It was early summer of 2010.
The time was very exciting because my husband and I, both being teachers, were about to begin our much-deserved vacation. The first few days were spent preparing the boat for the holiday and finally, we were ready to enjoy the ocean. Our first destination on a Friday was the swimming bay just across from Ladysmith. What a wonderful evening it was with the moon rising across the harbor!
The next morning, my husband was feeling so confident about our trip he even allowed me to drive the boat. After checking our maps and GPS, we left the harbor and were travelling at about eight knots. All of a sudden, we heard and felt a huge thud under the boat. We looked in the water and realized we had just hit a shoal extending from an island.
The island was on our GPS but not the shoal, and, as well, it was a minus tide. Obviously I had driven the boat too close to shore. Yes, the island was Coffin Point, very appropriately named.
Firstly, we called our insurance and let them know what happened. Then David, my husband, took over the wheel, thank goodness, and tried to start and manouevre the boat. It did move but only at a very slow speed.
We then called the Maritime Society Marina to see if we could come to their dock. The manager of the dock answered in the affirmative and was very helpful and on-hand when we finally arrived.
The first plan he suggested was to hire a diver to learn about the damage. Mr. Sealegs Kayak was over before the end of the day and assessed the destruction. One rudder was missing, the other bent back, and both propellers were curled up. He was not certain if the shafts were bent or not. The good part was that the boat hull was intact.
Next we needed to find a marine mechanic with whom we could trust our boat to be repaired properly. The dock manager and Mr. Kayak both suggested Ladysmith Marine Services. There is no boat lift in Ladysmith, and we were quite hesitant to put it on a trailer because of the weight. The owner, however, assured us that this was possible.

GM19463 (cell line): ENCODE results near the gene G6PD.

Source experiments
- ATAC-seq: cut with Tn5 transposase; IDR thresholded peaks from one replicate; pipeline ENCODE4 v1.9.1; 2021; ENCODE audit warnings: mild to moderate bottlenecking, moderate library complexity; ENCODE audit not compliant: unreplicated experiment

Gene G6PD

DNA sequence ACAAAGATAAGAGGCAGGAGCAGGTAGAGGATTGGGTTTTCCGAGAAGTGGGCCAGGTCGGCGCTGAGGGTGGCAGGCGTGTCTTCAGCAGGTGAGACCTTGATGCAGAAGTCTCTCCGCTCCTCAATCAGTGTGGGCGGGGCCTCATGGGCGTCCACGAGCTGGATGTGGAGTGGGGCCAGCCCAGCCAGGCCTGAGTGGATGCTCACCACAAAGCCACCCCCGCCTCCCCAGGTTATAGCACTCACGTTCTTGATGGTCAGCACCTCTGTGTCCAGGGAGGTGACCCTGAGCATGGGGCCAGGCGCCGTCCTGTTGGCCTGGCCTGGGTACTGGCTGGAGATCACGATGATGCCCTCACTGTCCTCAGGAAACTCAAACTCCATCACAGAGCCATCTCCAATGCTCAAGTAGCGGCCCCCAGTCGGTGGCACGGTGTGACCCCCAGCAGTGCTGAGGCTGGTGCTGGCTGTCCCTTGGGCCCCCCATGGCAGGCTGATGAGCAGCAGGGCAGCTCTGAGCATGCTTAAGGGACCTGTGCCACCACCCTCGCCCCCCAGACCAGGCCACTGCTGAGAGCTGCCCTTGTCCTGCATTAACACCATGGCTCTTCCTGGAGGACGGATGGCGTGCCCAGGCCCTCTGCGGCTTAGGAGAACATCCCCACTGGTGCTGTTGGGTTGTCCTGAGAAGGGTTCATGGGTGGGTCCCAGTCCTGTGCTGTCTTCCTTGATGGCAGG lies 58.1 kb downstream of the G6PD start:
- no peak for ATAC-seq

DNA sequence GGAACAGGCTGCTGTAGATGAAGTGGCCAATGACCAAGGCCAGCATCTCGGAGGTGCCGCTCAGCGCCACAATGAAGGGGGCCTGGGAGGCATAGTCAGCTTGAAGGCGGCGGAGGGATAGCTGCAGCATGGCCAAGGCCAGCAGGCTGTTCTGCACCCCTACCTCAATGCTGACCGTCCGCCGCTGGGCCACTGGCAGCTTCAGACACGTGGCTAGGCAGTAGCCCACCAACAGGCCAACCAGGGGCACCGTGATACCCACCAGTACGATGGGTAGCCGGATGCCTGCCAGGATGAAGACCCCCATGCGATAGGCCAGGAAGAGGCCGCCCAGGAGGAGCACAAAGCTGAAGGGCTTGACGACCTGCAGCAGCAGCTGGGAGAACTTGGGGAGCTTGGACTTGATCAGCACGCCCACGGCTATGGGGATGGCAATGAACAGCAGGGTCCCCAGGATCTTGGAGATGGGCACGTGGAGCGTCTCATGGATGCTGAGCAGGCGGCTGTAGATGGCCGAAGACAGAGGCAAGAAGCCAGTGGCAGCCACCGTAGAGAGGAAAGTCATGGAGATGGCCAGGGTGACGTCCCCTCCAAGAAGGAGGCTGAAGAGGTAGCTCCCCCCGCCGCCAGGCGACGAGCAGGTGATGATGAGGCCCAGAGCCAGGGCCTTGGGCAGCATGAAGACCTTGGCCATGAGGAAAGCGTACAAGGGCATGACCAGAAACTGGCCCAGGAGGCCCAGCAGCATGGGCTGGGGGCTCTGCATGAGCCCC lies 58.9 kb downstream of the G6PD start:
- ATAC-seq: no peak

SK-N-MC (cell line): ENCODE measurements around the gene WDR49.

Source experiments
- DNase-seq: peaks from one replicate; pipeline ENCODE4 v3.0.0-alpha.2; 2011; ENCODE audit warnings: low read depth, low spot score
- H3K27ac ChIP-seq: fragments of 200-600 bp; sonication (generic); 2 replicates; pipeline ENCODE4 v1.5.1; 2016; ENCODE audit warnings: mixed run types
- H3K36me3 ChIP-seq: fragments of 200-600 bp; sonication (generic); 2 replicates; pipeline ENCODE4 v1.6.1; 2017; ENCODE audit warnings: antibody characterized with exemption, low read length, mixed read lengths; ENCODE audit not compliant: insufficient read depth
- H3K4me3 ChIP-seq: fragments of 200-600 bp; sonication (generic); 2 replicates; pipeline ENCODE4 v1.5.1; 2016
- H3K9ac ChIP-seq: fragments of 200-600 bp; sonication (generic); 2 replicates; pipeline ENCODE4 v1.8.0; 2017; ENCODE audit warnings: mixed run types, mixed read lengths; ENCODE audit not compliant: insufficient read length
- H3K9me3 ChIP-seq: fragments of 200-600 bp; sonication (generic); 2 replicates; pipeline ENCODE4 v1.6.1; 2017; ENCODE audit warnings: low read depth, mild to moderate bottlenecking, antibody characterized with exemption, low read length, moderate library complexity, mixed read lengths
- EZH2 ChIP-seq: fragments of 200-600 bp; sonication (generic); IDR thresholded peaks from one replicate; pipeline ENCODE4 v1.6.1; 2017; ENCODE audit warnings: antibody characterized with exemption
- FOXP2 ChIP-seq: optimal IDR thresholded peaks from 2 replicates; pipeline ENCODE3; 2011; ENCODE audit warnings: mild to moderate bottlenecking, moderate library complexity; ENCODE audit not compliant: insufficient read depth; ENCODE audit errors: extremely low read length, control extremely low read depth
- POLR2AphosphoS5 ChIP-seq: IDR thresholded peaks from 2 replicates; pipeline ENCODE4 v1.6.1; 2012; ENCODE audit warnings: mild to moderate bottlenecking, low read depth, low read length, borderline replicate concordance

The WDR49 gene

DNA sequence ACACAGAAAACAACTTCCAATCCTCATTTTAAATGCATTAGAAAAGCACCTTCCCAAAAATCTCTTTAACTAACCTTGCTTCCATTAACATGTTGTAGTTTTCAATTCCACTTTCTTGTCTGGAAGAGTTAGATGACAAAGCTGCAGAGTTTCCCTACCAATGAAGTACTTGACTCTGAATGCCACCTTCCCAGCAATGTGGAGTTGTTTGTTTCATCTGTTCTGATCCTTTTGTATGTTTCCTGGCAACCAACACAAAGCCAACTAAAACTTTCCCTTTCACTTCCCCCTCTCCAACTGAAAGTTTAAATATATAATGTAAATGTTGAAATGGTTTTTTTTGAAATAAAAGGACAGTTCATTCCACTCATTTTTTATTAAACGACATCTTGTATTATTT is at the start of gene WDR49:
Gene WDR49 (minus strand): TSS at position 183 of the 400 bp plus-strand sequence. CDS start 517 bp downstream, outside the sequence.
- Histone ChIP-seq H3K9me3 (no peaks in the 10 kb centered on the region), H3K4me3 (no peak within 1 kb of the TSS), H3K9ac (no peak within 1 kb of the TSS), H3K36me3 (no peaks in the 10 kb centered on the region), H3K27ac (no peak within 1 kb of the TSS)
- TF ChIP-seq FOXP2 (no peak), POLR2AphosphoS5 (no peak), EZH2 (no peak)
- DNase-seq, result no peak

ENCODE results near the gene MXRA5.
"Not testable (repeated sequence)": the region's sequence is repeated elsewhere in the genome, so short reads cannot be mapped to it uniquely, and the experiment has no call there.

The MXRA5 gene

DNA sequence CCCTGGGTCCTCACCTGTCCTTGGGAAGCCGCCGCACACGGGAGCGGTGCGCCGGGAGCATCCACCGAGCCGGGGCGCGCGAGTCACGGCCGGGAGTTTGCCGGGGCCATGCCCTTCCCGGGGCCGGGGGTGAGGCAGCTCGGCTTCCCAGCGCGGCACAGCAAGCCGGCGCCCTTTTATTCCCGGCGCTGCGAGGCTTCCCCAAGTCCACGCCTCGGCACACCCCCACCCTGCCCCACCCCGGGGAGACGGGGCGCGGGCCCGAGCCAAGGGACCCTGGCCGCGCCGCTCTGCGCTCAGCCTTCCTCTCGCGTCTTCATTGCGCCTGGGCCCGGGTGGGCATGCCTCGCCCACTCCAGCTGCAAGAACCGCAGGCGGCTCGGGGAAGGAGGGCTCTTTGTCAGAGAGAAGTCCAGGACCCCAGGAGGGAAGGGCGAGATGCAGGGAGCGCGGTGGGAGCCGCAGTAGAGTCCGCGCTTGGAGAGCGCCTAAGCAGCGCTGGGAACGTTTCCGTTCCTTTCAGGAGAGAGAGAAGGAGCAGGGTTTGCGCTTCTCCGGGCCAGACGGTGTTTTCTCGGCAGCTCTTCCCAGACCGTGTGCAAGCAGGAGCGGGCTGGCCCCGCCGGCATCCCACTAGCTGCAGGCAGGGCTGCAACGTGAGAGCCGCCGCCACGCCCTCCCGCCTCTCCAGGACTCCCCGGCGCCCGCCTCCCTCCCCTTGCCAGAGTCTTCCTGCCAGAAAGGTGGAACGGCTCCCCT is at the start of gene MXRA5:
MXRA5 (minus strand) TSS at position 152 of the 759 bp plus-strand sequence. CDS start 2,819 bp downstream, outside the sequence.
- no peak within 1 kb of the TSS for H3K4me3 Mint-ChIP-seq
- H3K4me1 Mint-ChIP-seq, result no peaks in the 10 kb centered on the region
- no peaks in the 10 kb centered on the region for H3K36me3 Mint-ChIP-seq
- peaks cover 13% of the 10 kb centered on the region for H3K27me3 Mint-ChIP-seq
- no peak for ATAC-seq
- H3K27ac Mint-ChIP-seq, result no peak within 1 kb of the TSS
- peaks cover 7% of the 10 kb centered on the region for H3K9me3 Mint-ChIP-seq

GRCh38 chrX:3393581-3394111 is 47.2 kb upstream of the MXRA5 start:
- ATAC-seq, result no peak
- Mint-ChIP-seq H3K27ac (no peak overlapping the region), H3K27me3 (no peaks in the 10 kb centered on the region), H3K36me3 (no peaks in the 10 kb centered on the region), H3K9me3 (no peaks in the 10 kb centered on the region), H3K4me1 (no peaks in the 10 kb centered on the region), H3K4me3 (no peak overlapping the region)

By Monday evening, the boat was hauled, and he and his son began the repair. We were able to find a motel in Ladysmith since we could no longer stay on the boat.
Not only did we have the assistance from the aforementioned but now we were offered accommodation and an extra car by a catamaran owner moored near us, as well as car transportation by the owner of The Transfer Grill. The lady with the great clothing and furnishing store on the corner, Nancy’s, invited us to come to her house for a barbecue.
Needless to say, David and I were overwhelmed with the generosity and support of Ladysmith. Within a week, Ladysmith Marine Services had miraculously repaired the boat, and we were on our way.
Our holiday had been enhanced with the knowledge that Ladysmith was a very special place. At the end of our summer, David and I went back to Calgary, a place where you work, to begin the last year of our careers before we retired.
All year, we were considering what our retirement should look like, and each time we thought about it, Ladysmith came to mind. This is the type of community where we wanted to live.
In July 2011, we moved into our home in Ladysmith, and now our boat is at the Ladysmith Marina. Since we moved, our decision has been confirmed, and we continue to receive the friendship and support from the town people. David and I feel very fortunate that we have been able to relocate here.
This is a beautiful place to live and the people are truly genuine. Ladysmith is a very special community!
Cecilia and David Grimstead